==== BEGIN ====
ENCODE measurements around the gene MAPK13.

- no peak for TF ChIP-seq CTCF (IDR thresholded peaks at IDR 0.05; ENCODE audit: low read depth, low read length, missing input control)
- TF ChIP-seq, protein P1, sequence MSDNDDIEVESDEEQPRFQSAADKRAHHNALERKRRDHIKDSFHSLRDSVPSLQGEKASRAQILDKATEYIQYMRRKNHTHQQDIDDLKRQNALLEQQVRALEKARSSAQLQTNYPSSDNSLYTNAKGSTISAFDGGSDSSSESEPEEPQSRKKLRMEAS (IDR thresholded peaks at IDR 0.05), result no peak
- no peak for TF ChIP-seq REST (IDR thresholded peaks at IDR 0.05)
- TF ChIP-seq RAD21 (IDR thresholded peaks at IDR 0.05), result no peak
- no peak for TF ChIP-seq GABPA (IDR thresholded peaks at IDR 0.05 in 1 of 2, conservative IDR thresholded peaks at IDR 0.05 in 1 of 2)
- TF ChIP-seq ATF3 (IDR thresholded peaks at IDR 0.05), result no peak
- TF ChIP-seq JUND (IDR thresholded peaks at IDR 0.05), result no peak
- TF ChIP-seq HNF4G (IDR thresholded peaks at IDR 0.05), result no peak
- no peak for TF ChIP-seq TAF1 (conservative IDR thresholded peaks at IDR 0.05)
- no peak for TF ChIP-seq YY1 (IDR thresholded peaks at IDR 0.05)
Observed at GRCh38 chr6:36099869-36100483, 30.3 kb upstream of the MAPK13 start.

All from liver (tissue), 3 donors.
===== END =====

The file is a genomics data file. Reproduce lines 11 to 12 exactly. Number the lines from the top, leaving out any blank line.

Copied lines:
- no peak for TF ChIP-seq YY1 (IDR thresholded peaks at IDR 0.05)
Observed at GRCh38 chr6:36099869-36100483, 30.3 kb upstream of the MAPK13 start.